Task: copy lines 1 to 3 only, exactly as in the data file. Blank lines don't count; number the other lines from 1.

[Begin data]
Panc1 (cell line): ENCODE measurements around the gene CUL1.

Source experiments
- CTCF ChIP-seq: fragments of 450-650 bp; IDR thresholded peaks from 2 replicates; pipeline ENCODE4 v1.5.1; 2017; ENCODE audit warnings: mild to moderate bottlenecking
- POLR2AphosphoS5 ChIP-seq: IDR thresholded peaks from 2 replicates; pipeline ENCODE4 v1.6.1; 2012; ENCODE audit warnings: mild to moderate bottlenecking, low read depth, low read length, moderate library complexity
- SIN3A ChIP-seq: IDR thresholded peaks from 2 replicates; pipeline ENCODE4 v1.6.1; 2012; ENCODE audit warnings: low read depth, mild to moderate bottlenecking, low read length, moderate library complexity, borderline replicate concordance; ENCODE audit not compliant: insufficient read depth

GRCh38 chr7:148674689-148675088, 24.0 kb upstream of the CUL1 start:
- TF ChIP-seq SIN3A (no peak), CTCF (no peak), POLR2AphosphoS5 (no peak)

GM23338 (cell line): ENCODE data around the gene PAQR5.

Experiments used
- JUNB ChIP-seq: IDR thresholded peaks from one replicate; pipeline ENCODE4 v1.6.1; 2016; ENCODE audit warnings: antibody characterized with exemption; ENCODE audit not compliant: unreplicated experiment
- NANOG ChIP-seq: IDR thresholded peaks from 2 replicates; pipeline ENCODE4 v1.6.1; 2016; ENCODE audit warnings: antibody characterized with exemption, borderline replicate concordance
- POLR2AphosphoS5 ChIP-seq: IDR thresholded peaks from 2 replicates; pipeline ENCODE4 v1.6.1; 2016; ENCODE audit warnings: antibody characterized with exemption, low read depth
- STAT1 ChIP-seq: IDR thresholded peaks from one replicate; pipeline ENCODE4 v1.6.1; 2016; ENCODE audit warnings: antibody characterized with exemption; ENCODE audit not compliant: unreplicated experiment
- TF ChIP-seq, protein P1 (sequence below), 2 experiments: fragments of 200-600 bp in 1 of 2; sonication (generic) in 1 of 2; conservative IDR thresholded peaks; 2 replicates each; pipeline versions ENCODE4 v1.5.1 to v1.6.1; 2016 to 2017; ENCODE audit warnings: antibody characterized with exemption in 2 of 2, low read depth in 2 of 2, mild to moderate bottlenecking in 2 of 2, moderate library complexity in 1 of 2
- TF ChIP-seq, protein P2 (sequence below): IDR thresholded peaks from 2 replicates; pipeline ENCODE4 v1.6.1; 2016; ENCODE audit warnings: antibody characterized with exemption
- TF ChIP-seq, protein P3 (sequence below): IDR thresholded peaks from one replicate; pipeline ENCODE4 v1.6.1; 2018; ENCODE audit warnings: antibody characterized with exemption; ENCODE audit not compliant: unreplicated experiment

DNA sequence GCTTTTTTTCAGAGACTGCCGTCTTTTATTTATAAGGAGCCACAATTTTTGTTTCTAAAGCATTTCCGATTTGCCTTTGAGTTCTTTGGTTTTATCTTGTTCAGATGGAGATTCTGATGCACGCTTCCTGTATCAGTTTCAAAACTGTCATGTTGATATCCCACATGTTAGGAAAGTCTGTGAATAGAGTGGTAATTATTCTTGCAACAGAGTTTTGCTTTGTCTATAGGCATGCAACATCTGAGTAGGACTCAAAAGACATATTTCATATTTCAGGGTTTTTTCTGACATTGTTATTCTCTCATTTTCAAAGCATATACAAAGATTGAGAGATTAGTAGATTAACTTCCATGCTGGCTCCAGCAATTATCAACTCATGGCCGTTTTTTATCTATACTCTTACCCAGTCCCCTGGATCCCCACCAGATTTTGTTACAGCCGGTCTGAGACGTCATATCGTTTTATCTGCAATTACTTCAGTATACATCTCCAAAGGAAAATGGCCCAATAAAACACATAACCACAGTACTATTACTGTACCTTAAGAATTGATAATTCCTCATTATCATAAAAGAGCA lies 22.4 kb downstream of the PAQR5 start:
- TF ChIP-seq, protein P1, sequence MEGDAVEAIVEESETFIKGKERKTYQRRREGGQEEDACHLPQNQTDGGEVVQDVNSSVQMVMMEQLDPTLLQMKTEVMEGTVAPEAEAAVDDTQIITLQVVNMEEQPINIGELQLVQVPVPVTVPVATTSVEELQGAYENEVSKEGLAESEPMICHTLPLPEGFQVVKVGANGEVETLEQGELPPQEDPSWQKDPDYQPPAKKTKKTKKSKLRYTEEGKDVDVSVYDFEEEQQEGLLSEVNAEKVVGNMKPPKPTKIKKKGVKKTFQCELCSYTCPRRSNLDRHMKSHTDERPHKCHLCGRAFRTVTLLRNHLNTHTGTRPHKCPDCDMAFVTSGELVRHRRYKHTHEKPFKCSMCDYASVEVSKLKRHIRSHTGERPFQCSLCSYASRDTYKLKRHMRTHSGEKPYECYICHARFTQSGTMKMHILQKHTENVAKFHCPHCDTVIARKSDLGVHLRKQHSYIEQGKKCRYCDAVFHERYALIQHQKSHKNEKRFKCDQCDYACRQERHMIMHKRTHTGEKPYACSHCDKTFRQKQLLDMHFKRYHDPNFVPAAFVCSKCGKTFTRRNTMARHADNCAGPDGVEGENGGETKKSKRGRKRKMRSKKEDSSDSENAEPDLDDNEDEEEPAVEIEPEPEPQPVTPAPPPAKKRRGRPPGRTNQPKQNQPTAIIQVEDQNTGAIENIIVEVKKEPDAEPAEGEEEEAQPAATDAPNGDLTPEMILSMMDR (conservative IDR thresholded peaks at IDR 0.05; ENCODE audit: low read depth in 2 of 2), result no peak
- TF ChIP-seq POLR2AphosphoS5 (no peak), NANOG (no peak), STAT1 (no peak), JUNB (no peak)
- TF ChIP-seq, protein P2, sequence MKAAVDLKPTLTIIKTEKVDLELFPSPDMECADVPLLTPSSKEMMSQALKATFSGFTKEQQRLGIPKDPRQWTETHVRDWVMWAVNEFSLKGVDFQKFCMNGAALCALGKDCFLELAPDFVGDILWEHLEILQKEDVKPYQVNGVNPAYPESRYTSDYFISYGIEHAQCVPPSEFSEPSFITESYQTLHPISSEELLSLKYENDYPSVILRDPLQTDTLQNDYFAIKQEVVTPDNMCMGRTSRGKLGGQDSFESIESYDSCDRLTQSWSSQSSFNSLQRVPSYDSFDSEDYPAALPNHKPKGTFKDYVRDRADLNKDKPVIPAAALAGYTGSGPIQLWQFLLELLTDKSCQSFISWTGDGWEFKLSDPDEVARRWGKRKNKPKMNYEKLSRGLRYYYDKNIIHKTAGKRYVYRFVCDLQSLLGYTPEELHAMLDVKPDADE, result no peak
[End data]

Panc1 (cell line): ENCODE measurements around the gene CUL1.

Source experiments
- CTCF ChIP-seq: fragments of 450-650 bp; IDR thresholded peaks from 2 replicates; pipeline ENCODE4 v1.5.1; 2017; ENCODE audit warnings: mild to moderate bottlenecking